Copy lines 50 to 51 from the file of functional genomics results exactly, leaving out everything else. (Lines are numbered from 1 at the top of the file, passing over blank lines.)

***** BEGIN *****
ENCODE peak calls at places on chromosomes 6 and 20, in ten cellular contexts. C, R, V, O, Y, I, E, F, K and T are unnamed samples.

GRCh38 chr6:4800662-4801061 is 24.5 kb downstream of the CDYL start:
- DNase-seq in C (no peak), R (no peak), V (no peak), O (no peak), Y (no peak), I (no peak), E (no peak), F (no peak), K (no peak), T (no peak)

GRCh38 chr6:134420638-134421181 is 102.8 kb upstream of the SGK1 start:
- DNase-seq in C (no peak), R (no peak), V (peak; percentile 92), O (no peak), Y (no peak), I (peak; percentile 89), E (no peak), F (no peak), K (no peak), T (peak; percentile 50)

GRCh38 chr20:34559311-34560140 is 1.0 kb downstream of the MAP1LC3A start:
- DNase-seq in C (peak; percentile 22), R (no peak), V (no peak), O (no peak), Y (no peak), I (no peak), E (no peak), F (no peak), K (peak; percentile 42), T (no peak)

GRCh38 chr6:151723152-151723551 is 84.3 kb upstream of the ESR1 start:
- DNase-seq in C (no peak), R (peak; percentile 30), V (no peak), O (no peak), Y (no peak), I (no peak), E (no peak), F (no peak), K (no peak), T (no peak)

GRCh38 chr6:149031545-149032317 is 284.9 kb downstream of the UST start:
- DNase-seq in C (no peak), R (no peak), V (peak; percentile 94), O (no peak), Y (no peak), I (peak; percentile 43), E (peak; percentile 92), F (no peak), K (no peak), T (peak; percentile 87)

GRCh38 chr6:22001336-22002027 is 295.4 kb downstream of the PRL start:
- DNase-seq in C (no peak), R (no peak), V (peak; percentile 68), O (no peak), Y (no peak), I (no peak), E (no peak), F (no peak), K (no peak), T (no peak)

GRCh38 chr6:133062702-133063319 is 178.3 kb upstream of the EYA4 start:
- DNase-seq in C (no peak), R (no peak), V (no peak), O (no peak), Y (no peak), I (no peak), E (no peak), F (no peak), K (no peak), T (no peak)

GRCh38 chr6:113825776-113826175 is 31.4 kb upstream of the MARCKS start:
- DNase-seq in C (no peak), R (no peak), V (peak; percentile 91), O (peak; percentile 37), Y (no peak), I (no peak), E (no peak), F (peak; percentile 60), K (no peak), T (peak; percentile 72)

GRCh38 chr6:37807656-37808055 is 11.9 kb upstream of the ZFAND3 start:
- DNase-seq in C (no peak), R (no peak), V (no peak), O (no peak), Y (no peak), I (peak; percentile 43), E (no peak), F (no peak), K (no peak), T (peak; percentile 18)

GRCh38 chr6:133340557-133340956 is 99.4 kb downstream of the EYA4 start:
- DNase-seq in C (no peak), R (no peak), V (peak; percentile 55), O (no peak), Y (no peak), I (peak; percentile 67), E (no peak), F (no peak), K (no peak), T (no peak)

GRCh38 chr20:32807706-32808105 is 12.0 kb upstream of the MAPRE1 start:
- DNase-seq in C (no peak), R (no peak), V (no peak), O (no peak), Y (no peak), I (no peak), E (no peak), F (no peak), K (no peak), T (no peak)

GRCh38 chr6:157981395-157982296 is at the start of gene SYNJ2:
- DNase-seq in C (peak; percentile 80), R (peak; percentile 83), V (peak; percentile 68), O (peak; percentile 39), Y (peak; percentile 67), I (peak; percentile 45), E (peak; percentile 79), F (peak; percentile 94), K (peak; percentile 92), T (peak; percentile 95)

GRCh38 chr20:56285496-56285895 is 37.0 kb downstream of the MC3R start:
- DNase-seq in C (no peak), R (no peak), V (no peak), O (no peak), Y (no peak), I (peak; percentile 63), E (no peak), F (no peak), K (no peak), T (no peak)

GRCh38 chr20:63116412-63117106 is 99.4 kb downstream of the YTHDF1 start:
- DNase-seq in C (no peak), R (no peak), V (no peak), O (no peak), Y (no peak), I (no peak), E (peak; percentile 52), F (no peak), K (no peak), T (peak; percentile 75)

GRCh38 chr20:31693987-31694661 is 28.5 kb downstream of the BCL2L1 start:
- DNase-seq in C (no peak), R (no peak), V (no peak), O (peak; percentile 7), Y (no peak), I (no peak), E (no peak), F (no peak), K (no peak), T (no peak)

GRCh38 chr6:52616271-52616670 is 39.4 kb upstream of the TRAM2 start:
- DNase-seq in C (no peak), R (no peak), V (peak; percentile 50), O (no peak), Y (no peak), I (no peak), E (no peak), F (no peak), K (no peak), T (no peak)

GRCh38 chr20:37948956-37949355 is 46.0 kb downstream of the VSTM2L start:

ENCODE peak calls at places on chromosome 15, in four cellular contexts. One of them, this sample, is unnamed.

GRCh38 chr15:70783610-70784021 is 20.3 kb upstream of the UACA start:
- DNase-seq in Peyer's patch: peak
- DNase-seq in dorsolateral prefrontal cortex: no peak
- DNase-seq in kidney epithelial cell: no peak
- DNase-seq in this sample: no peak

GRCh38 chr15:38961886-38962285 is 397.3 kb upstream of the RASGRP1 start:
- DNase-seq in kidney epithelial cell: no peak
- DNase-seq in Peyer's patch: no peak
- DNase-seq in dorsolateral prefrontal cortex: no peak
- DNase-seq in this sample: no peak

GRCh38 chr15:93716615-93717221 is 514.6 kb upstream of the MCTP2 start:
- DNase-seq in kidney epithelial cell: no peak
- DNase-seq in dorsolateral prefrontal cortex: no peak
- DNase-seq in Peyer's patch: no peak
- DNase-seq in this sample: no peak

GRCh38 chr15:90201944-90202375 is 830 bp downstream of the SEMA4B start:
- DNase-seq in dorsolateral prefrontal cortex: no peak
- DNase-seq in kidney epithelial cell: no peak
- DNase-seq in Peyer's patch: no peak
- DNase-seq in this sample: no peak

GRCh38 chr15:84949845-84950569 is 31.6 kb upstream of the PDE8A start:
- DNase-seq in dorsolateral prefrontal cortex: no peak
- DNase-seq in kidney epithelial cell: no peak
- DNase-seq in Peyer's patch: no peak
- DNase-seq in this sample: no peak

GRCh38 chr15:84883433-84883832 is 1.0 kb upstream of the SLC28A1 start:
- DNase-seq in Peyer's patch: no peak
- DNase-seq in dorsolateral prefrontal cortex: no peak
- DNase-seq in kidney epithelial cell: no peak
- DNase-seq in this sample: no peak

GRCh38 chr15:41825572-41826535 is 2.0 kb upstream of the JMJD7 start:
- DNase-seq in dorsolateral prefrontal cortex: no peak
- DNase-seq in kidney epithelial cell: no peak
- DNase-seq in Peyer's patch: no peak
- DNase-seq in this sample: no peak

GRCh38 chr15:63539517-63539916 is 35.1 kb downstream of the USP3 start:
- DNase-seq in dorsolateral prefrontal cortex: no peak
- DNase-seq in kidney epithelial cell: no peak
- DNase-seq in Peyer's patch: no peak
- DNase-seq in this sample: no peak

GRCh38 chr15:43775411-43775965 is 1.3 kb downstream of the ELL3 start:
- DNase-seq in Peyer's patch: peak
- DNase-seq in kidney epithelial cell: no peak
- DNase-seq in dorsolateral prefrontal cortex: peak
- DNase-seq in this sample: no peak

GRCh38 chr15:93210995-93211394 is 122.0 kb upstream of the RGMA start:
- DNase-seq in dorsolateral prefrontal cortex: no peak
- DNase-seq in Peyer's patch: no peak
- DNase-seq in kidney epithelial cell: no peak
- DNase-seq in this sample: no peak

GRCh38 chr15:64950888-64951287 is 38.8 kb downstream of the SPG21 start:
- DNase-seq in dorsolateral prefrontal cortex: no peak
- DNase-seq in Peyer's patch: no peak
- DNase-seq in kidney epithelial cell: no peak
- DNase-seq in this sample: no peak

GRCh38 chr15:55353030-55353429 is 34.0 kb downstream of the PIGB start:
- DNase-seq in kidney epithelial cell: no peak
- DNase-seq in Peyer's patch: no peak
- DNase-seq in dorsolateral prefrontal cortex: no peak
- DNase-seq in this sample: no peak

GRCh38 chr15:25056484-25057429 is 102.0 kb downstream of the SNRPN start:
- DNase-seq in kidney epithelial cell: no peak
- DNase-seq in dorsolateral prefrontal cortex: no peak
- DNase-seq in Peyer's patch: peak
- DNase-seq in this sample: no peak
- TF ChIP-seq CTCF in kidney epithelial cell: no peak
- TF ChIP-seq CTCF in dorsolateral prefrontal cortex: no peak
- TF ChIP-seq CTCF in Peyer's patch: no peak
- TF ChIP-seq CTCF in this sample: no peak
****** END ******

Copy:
- DNase-seq in this sample: no peak

GRCh38 chr15:90201944-90202375 is 830 bp downstream of the SEMA4B start: